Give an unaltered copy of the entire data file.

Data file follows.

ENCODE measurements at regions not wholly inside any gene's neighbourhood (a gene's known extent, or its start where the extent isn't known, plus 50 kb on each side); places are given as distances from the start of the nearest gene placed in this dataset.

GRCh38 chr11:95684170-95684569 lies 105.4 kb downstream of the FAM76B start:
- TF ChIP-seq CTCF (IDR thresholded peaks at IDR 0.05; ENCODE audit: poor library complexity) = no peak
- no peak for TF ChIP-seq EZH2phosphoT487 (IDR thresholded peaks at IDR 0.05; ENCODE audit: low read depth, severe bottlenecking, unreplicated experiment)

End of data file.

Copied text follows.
ENCODE measurements at regions not wholly inside any gene's neighbourhood (a gene's known extent, or its start where the extent isn't known, plus 50 kb on each side); places are given as distances from the start of the nearest gene placed in this dataset.

GRCh38 chr11:95684170-95684569 lies 105.4 kb downstream of the FAM76B start:
- TF ChIP-seq CTCF (IDR thresholded peaks at IDR 0.05; ENCODE audit: poor library complexity) = no peak
- no peak for TF ChIP-seq EZH2phosphoT487 (IDR thresholded peaks at IDR 0.05; ENCODE audit: low read depth, severe bottlenecking, unreplicated experiment)